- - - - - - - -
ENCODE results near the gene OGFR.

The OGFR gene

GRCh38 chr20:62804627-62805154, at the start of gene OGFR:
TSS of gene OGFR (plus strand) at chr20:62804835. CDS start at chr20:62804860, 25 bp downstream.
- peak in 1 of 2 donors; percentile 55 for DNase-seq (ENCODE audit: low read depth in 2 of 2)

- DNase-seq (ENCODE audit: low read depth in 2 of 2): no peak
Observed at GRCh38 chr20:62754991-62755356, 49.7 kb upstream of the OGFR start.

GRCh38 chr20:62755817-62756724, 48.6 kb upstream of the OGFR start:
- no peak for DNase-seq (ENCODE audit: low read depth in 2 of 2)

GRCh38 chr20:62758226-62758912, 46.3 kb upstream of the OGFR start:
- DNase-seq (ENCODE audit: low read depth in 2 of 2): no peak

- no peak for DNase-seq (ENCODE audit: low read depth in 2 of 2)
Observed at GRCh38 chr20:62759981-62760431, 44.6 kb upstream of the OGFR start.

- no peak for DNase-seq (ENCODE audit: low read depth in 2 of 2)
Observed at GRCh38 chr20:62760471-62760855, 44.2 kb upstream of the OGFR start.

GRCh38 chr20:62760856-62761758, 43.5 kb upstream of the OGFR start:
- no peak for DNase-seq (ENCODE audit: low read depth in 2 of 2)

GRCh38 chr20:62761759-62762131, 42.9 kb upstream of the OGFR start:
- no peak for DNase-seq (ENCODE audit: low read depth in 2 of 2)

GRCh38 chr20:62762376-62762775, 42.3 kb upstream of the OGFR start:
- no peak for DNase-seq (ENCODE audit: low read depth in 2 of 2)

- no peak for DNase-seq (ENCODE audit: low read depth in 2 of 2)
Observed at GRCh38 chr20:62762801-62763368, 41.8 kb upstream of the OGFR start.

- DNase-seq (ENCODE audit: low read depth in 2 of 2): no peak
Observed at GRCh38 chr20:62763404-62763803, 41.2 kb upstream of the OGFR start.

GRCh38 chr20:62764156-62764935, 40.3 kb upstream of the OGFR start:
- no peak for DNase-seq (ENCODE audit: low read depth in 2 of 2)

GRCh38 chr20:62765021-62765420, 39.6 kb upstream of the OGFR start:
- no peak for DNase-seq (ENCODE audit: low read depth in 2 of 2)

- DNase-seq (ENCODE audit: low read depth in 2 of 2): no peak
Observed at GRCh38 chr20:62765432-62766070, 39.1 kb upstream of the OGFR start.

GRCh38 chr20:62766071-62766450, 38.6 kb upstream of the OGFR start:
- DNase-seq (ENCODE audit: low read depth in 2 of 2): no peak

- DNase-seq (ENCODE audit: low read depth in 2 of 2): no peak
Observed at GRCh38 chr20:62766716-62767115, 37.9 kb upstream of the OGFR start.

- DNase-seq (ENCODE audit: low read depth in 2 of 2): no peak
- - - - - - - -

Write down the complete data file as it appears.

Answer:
ENCODE results near the gene OGFR.

The OGFR gene

GRCh38 chr20:62804627-62805154, at the start of gene OGFR:
TSS of gene OGFR (plus strand) at chr20:62804835. CDS start at chr20:62804860, 25 bp downstream.
- peak in 1 of 2 donors; percentile 55 for DNase-seq (ENCODE audit: low read depth in 2 of 2)

- DNase-seq (ENCODE audit: low read depth in 2 of 2): no peak
Observed at GRCh38 chr20:62754991-62755356, 49.7 kb upstream of the OGFR start.

GRCh38 chr20:62755817-62756724, 48.6 kb upstream of the OGFR start:
- no peak for DNase-seq (ENCODE audit: low read depth in 2 of 2)

GRCh38 chr20:62758226-62758912, 46.3 kb upstream of the OGFR start:
- DNase-seq (ENCODE audit: low read depth in 2 of 2): no peak

- no peak for DNase-seq (ENCODE audit: low read depth in 2 of 2)
Observed at GRCh38 chr20:62759981-62760431, 44.6 kb upstream of the OGFR start.

- no peak for DNase-seq (ENCODE audit: low read depth in 2 of 2)
Observed at GRCh38 chr20:62760471-62760855, 44.2 kb upstream of the OGFR start.

GRCh38 chr20:62760856-62761758, 43.5 kb upstream of the OGFR start:
- no peak for DNase-seq (ENCODE audit: low read depth in 2 of 2)

GRCh38 chr20:62761759-62762131, 42.9 kb upstream of the OGFR start:
- no peak for DNase-seq (ENCODE audit: low read depth in 2 of 2)

GRCh38 chr20:62762376-62762775, 42.3 kb upstream of the OGFR start:
- no peak for DNase-seq (ENCODE audit: low read depth in 2 of 2)

- no peak for DNase-seq (ENCODE audit: low read depth in 2 of 2)
Observed at GRCh38 chr20:62762801-62763368, 41.8 kb upstream of the OGFR start.

- DNase-seq (ENCODE audit: low read depth in 2 of 2): no peak
Observed at GRCh38 chr20:62763404-62763803, 41.2 kb upstream of the OGFR start.

GRCh38 chr20:62764156-62764935, 40.3 kb upstream of the OGFR start:
- no peak for DNase-seq (ENCODE audit: low read depth in 2 of 2)

GRCh38 chr20:62765021-62765420, 39.6 kb upstream of the OGFR start:
- no peak for DNase-seq (ENCODE audit: low read depth in 2 of 2)

- DNase-seq (ENCODE audit: low read depth in 2 of 2): no peak
Observed at GRCh38 chr20:62765432-62766070, 39.1 kb upstream of the OGFR start.

GRCh38 chr20:62766071-62766450, 38.6 kb upstream of the OGFR start:
- DNase-seq (ENCODE audit: low read depth in 2 of 2): no peak

- DNase-seq (ENCODE audit: low read depth in 2 of 2): no peak
Observed at GRCh38 chr20:62766716-62767115, 37.9 kb upstream of the OGFR start.

- DNase-seq (ENCODE audit: low read depth in 2 of 2): no peak